Moon rock stolen from Maltese museum

A tiny moon rock believed to be worth about £3m (€4.5m) has been stolen from a Maltese museum, 30 years after US President Richard Nixon donated it to the Mediterranean island nation.

A tiny moon rock believed to be worth about £3m (€4.5m) has been stolen from a Maltese museum, 30 years after US President Richard Nixon donated it to the Mediterranean island nation.

The theft from the Museum of Natural History in Mdina was discovered during a routine check, officials said. A protective cover of plastic had been forced open to take the rock, which was the size of a raisin.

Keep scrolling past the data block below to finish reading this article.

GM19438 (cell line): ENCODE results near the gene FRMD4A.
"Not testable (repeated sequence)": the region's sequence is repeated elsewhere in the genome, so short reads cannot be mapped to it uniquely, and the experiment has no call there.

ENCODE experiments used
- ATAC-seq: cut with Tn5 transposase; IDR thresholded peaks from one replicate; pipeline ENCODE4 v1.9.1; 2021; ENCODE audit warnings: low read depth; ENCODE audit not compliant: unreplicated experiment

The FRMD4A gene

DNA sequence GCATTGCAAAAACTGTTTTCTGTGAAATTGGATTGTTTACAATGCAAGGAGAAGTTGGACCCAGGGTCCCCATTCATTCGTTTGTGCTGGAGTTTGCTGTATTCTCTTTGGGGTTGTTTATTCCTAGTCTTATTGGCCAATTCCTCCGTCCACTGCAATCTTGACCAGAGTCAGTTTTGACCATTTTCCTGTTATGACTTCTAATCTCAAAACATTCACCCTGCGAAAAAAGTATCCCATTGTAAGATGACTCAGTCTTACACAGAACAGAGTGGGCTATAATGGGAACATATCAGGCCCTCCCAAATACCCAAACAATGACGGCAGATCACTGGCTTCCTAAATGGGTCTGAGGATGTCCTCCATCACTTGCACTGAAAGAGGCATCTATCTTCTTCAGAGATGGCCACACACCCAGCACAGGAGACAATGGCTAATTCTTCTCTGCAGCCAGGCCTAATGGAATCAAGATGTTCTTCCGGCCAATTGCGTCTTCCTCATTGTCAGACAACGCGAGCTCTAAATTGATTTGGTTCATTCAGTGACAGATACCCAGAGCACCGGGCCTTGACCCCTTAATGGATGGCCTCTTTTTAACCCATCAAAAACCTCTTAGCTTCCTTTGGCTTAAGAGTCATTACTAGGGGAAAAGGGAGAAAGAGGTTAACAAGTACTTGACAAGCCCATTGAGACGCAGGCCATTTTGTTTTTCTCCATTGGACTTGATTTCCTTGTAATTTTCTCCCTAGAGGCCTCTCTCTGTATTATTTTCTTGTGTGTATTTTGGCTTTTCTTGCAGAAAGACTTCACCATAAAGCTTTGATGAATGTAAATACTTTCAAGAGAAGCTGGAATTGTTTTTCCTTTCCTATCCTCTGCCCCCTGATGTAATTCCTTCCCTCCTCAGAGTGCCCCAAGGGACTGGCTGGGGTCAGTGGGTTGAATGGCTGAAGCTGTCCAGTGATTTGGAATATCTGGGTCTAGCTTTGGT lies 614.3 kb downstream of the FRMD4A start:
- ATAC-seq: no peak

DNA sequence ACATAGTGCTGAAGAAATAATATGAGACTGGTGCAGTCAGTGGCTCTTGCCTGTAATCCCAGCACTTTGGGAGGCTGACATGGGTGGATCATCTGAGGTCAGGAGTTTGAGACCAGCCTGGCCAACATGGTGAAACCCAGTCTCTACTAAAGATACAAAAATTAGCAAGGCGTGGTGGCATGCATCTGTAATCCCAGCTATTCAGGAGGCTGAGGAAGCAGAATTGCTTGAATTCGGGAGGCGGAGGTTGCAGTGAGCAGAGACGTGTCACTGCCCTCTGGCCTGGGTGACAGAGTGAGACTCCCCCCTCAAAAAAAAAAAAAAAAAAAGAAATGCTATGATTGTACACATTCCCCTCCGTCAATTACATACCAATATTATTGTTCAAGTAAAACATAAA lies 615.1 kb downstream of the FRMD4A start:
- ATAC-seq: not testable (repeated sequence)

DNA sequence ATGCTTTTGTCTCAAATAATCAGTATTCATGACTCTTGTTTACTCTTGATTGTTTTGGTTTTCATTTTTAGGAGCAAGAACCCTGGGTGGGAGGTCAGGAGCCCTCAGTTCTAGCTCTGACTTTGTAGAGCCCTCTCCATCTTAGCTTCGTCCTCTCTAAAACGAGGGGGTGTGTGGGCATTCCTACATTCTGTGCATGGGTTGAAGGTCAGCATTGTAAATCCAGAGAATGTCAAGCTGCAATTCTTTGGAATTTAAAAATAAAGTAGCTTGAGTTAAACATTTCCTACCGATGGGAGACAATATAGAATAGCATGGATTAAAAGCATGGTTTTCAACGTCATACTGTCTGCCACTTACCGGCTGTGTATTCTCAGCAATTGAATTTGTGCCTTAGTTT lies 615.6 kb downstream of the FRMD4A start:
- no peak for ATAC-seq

The rock was picked up in a lunar valley named Taurus-Littrow during the Apollo 17 mission in 1972, the last of the Apollo moon-landing missions. It was one of many moon samples given to nations of the world by the United States.

The exact value of the rock wasn’t known but a similarly sized moon rock in Honduras, from the same Apollo mission, is worth about £3m (€4.5m). That rock was stolen sometime between 1990 and 1994 and was recovered in 1998 after a sting operation.

A Maltese flag displayed next to the rock – which the US astronauts had taken to the moon with them – was not taken.

“The problem the thieves have is what to do with it,” said Joseph Richard Gutheinz, a retired NASA agent who helped recover the Honduras rock. “They can try to sell it to private collectors or if they’re sufficiently dumb, at an auction house.”

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